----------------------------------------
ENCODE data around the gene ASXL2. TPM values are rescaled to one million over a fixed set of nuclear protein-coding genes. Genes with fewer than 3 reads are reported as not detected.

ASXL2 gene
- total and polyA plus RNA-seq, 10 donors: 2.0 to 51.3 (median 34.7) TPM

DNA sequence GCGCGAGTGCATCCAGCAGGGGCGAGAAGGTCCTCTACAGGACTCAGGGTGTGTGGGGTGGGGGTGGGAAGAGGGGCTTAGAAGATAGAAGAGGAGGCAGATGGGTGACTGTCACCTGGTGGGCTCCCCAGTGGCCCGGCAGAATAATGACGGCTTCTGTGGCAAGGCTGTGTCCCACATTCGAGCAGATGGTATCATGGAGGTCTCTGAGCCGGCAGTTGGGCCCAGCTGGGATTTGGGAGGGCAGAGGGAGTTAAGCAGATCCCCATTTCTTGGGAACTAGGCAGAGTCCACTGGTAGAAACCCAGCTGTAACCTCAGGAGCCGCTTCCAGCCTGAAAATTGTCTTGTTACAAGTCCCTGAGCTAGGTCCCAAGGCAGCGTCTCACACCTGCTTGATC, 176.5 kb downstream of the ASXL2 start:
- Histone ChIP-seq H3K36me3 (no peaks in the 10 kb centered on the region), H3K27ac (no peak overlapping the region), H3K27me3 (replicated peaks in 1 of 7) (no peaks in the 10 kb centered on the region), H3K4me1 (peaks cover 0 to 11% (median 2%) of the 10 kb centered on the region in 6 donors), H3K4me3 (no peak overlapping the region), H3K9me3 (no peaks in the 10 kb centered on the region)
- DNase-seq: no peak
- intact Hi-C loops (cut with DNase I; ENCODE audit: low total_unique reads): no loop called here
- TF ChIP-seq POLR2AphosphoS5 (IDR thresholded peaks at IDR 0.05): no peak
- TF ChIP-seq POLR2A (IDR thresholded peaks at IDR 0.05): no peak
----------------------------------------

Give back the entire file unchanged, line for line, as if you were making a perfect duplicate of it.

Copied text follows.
ENCODE data around the gene ASXL2. TPM values are rescaled to one million over a fixed set of nuclear protein-coding genes. Genes with fewer than 3 reads are reported as not detected.

ASXL2 gene
- total and polyA plus RNA-seq, 10 donors: 2.0 to 51.3 (median 34.7) TPM

DNA sequence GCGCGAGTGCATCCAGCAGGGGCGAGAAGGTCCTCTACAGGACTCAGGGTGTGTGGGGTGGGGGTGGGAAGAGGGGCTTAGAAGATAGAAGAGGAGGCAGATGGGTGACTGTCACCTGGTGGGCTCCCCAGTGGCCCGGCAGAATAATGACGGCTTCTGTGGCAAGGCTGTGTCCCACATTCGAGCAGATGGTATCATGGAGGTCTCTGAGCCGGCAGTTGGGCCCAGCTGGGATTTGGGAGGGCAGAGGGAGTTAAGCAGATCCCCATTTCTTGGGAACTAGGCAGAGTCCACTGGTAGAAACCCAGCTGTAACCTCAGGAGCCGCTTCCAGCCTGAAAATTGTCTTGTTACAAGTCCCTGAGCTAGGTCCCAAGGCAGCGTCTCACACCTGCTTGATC, 176.5 kb downstream of the ASXL2 start:
- Histone ChIP-seq H3K36me3 (no peaks in the 10 kb centered on the region), H3K27ac (no peak overlapping the region), H3K27me3 (replicated peaks in 1 of 7) (no peaks in the 10 kb centered on the region), H3K4me1 (peaks cover 0 to 11% (median 2%) of the 10 kb centered on the region in 6 donors), H3K4me3 (no peak overlapping the region), H3K9me3 (no peaks in the 10 kb centered on the region)
- DNase-seq: no peak
- intact Hi-C loops (cut with DNase I; ENCODE audit: low total_unique reads): no loop called here
- TF ChIP-seq POLR2AphosphoS5 (IDR thresholded peaks at IDR 0.05): no peak
- TF ChIP-seq POLR2A (IDR thresholded peaks at IDR 0.05): no peak